We skirted north of Olomouc towards Moravska Trebova, then north west to the ouskirts of Hradec Kralove, westwards round the top of Praha, back into Sudetenland and Marianske Lazne and into Bavaria in Germany. The first section was extremely hard going with very little food and drink, and freezing conditions and deep snow. We slept in barns, cowsheds and outbuildings, often huddled together in the straw to keep warm. We marched into Sudetenland (ceded to Germany at Munich in 1938 as ‘peace in our time’) between Bransdorf (Brantice), Freudenthal (Bruntal), Tillendorf (Bridlicna), Lobewitz (Moravsky Beroun), Komaru, Mahr Aussee, Charlottendorf, Ketelsdorf (Moravska Trebova), Lauterbach (Cista). When we reached Benatek (Litomysl) we passed into Czechoslovakia and things improved slightly. Local people were much more friendly and sometimes threw us scraps of food. The guard started to give us rest days. But lads were dropping out and dying, and at times the guards had outbreaks of undue violence. Faces just disappeared. We reached Hermanice on 15th February and marched on to Ostretin, Chvojenec and then Praskarka (south of Hradec Kralove). On the 22nd February, we rested in a barn at Cisteves (west of Hradec Kralove), and an exhausted Alf Forester talked me into trying to escape. I was not happy about making a break because we had no idea where we were or how we would survive. In the early hours we climbed up to the loft of our barn and hid amongst the hay bales. Roll call came and Alf asked me ‘what are they doing’. They are counting the men… what are they doing, they are counting again… and again oh they are fixing bayonets. They came up the ladder, moving bales and pushing bayonets into the straw. Suddenly Alf let out a howl, a bayonet had pierced the heel of his boot. We then found out that 8 of us had tried to hide at the same time. Our punishment was a freezing night out in a farmyard in Dolni Dobra Voda — but I did find some big ‘spuds’ meant for the pigs. Next morning we were in front of a luger tossing German Major. We felt we were about to be shot. Instead he spoke to me in perfect English (Cambridge University), and we talked about the war… I said ‘you had to carry the Italians’, ‘yes but you had the Yanks’ was the reply. For the next few days I had to march alone at the head of the column, which was growing daily with the addition of new groups and nationalities. Our route took us north of Prague through Luzany, Libuna (Liban), Judensdorf, Choterov, Lehan (Labem), Drinov, Bratkovice (Cernuc), Rustviny, Krupa, and Horesedl (Horovicky) and on 8th March we passed back into Sudetenland. We heard rumours that German towns had fallen to the allies and the march would end in 4 days. But the march went on to Lubenz (Lubenec), Klein Werscheditz, Gabhorn (Javorna), Neudorf (Nova Ves), Royau (Rajov), Abaschin (Zavesin). We began to hear news of allied bombing raids on German towns. On 19th March on the way to Unter Sandau (Dolni Zandov) some 300 planes passed overhead and bombed the nearby town of Mariembad. We began to worry about becoming a target for friendly fire.
Two days later we reached Bergnerseuth in Germany. Here we were ‘rested’ for 19 days, and the RAF planes were seen almost every day. I ‘jumped’ at the chance to chop wood for the Frau at the local beershop, and was rewarded with extra rations and my third bath in the snow since leaving Kazimer. On 11th April we began the final stage of our march into Bavaria. At Seussen we were deloused and then continued to Marktredwitz and slept in proper billets. Next day we worked on a bombed railway siding before marching to Wiesau. More Red Cross parcels became available as we continued to Wildenau, Altenstadt, Bernreith, Tannesberg, and Konatsreid. Guards became more relaxed as more news of allied advances came through. At Hitzelsberg a number of American fighters flew over us and dipped their wings as I celebrated my third birthday as a POW. On 23rd April at Thiermietnach we heard that American tanks were only 5km away, and we refused to march further. The guards threatened to call the SS but we knew it was a hollow threat. The guards decided to lay down their rifles and the next day at 1700 hours we were freed by the American tanks. Freedom 24th April 1945. The next week was spent enjoying our freedom in and around Thiermietnach with trips into Falkenstein, Rodin and Cham. We heard the welcome news that Hitler had killed himself.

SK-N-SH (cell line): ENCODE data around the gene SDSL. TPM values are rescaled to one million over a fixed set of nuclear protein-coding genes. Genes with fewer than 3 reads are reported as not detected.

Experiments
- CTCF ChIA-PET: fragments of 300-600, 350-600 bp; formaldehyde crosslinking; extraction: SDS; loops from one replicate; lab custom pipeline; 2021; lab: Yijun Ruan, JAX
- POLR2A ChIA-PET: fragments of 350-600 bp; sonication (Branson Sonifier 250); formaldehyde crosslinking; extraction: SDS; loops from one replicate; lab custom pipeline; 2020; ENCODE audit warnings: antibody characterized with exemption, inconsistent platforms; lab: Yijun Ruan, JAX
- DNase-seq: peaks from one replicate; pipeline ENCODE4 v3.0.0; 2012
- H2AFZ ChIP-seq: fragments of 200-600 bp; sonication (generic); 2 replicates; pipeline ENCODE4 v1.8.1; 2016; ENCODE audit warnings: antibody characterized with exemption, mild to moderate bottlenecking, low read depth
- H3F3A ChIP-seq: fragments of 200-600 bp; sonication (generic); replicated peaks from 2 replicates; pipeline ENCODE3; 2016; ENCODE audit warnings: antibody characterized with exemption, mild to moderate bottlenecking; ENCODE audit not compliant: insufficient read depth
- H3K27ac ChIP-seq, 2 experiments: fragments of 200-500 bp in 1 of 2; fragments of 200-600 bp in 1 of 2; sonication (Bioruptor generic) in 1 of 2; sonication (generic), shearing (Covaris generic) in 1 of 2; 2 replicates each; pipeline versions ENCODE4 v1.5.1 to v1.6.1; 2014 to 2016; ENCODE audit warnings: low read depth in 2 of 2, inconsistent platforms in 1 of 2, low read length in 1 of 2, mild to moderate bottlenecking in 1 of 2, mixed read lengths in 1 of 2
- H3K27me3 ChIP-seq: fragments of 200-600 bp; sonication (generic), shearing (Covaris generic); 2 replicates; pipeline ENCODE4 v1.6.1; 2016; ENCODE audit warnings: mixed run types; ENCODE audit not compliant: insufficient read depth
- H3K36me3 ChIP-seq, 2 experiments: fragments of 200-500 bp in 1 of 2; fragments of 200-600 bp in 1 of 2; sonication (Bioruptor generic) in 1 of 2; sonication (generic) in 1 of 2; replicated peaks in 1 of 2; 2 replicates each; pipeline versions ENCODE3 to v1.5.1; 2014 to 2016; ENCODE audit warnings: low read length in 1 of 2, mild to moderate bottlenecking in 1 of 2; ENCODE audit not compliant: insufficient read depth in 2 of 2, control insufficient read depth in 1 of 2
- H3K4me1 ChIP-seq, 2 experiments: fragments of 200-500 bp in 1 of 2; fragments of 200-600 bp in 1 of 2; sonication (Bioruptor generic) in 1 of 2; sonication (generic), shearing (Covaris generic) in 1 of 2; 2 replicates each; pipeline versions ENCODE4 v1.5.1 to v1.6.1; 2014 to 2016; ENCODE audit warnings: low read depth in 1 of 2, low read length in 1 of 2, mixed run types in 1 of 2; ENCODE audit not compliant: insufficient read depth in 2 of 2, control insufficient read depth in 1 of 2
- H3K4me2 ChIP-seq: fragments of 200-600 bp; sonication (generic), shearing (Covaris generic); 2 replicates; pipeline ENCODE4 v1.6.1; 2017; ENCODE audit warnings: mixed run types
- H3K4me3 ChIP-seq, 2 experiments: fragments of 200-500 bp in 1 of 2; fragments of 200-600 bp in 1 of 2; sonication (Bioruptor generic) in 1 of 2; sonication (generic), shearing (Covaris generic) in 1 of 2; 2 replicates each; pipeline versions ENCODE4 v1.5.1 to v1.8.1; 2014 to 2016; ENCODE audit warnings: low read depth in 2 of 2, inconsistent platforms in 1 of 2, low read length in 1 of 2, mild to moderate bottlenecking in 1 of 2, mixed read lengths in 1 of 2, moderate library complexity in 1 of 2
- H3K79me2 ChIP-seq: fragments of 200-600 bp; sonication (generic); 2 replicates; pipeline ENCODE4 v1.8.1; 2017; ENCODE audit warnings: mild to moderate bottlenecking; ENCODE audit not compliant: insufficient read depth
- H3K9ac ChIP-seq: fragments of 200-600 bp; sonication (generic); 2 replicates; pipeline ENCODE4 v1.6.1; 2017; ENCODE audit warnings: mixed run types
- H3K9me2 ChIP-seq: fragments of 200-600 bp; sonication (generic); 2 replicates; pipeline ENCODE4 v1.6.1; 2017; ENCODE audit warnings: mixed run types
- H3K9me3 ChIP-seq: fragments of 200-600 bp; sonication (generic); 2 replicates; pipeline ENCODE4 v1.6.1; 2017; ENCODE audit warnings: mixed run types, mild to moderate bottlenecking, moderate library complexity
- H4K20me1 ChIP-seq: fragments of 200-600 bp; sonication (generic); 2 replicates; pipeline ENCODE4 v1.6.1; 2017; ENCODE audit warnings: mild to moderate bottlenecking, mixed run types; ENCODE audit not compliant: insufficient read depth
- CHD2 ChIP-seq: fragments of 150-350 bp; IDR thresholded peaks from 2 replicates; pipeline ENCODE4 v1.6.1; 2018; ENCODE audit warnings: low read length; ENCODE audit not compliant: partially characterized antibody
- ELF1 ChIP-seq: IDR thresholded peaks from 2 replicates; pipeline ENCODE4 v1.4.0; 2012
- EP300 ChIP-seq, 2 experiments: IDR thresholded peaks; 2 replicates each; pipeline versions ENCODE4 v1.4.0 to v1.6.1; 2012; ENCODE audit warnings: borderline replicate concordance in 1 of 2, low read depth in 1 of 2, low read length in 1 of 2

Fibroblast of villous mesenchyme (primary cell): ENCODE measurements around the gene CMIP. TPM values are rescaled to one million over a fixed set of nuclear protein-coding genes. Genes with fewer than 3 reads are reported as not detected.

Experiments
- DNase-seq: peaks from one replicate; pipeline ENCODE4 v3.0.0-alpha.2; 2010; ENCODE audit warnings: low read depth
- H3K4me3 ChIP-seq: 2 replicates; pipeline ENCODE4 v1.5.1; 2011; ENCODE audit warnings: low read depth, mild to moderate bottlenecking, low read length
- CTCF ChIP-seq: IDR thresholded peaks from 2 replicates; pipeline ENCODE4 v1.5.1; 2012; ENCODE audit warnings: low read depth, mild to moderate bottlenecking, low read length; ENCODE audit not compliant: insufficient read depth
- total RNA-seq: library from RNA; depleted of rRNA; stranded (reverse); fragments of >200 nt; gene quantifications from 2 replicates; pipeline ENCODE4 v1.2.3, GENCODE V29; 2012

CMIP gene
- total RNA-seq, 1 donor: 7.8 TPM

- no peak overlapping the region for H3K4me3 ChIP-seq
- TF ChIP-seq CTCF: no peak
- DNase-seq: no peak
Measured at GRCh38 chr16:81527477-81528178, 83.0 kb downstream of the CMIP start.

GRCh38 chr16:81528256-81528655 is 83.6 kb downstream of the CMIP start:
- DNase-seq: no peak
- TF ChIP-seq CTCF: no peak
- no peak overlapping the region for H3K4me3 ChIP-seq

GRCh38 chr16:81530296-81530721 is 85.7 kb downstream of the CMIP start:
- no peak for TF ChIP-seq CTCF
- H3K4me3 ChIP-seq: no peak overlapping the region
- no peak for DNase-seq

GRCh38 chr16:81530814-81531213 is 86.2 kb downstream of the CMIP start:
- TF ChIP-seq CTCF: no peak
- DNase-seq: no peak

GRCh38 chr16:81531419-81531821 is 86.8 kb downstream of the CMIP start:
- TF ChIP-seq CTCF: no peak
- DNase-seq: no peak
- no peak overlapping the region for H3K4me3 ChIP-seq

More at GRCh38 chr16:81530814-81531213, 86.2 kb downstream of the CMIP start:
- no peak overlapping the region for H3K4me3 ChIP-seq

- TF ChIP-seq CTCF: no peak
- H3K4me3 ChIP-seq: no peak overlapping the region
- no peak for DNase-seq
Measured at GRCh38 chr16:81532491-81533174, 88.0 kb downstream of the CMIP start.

Eventually, an American truck took us to a small airfield at Cham where a Dakota C-47 flew us to Rheims on 2nd May 1945. Next morning we were given a full US uniform, and the next day I was the first to see the white cliffs of the Seven Sisters from the front gunner’s seat of a Lancaster. The 8th May the Germans surrendered.
I arrived at home in Southampton unannounced and had 6 weeks glorious leave. No one talked about my experiences, there was no counselling. For months I was not able to sleep in a real bed. Then all to soon, I was sent to Colchester, Catterick and then Berlin with post-war policing and guard duties. I was present at the amazing Victory Parade. Eventually, I returned home to take up my job in Southampton.
Only in the last few years have I been able to talk about my experiences to my family and friends, and participate in veteran and ex-pow activities. Throughout my captivity, I was determined to keep up my fitness levels and I am aware how important was my love of sport in getting me through this very hard and challenging time.
WW2 People’s War is an online archive of wartime memories contributed by members of the public and gathered by the BBC. The archive can be found at bbc.co.uk/ww2peopleswar’